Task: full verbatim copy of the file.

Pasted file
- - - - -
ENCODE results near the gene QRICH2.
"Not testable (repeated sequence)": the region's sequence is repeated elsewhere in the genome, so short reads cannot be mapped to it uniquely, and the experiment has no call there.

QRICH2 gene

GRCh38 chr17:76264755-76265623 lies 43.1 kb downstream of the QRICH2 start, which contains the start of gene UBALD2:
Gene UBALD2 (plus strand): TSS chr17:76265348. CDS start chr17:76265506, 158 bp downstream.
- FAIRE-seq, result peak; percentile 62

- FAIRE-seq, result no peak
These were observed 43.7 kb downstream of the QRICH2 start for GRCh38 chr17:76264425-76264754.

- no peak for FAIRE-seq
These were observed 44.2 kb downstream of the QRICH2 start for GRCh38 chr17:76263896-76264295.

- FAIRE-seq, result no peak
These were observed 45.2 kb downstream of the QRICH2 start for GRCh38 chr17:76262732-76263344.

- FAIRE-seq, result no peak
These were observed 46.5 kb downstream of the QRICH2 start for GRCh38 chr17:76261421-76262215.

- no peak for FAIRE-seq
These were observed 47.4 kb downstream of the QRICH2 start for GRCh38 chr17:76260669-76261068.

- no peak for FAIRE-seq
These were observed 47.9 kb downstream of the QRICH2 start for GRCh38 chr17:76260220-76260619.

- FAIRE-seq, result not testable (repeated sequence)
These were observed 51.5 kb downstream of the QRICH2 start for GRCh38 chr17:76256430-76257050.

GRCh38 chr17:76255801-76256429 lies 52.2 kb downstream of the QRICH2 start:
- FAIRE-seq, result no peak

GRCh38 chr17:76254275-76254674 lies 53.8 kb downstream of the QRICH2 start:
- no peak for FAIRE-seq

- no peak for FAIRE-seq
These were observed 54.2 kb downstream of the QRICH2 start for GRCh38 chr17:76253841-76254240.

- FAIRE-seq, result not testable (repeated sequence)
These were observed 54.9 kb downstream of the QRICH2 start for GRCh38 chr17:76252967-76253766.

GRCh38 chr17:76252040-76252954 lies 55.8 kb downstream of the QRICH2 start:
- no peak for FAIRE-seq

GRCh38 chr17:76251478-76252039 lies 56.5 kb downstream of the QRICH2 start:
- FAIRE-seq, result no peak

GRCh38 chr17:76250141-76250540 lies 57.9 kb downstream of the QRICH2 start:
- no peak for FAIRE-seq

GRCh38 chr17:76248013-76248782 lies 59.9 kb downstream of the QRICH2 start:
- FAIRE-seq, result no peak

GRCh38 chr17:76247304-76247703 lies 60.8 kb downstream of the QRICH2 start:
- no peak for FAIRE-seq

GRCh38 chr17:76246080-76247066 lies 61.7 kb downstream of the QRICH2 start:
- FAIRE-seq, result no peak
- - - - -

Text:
ENCODE results near the gene QRICH2.
"Not testable (repeated sequence)": the region's sequence is repeated elsewhere in the genome, so short reads cannot be mapped to it uniquely, and the experiment has no call there.

QRICH2 gene

GRCh38 chr17:76264755-76265623 lies 43.1 kb downstream of the QRICH2 start, which contains the start of gene UBALD2:
Gene UBALD2 (plus strand): TSS chr17:76265348. CDS start chr17:76265506, 158 bp downstream.
- FAIRE-seq, result peak; percentile 62

- FAIRE-seq, result no peak
These were observed 43.7 kb downstream of the QRICH2 start for GRCh38 chr17:76264425-76264754.

- no peak for FAIRE-seq
These were observed 44.2 kb downstream of the QRICH2 start for GRCh38 chr17:76263896-76264295.

- FAIRE-seq, result no peak
These were observed 45.2 kb downstream of the QRICH2 start for GRCh38 chr17:76262732-76263344.

- FAIRE-seq, result no peak
These were observed 46.5 kb downstream of the QRICH2 start for GRCh38 chr17:76261421-76262215.

- no peak for FAIRE-seq
These were observed 47.4 kb downstream of the QRICH2 start for GRCh38 chr17:76260669-76261068.

- no peak for FAIRE-seq
These were observed 47.9 kb downstream of the QRICH2 start for GRCh38 chr17:76260220-76260619.

- FAIRE-seq, result not testable (repeated sequence)
These were observed 51.5 kb downstream of the QRICH2 start for GRCh38 chr17:76256430-76257050.

GRCh38 chr17:76255801-76256429 lies 52.2 kb downstream of the QRICH2 start:
- FAIRE-seq, result no peak

GRCh38 chr17:76254275-76254674 lies 53.8 kb downstream of the QRICH2 start:
- no peak for FAIRE-seq

- no peak for FAIRE-seq
These were observed 54.2 kb downstream of the QRICH2 start for GRCh38 chr17:76253841-76254240.

- FAIRE-seq, result not testable (repeated sequence)
These were observed 54.9 kb downstream of the QRICH2 start for GRCh38 chr17:76252967-76253766.

GRCh38 chr17:76252040-76252954 lies 55.8 kb downstream of the QRICH2 start:
- no peak for FAIRE-seq

GRCh38 chr17:76251478-76252039 lies 56.5 kb downstream of the QRICH2 start:
- FAIRE-seq, result no peak

GRCh38 chr17:76250141-76250540 lies 57.9 kb downstream of the QRICH2 start:
- no peak for FAIRE-seq

GRCh38 chr17:76248013-76248782 lies 59.9 kb downstream of the QRICH2 start:
- FAIRE-seq, result no peak

GRCh38 chr17:76247304-76247703 lies 60.8 kb downstream of the QRICH2 start:
- no peak for FAIRE-seq

GRCh38 chr17:76246080-76247066 lies 61.7 kb downstream of the QRICH2 start:
- FAIRE-seq, result no peak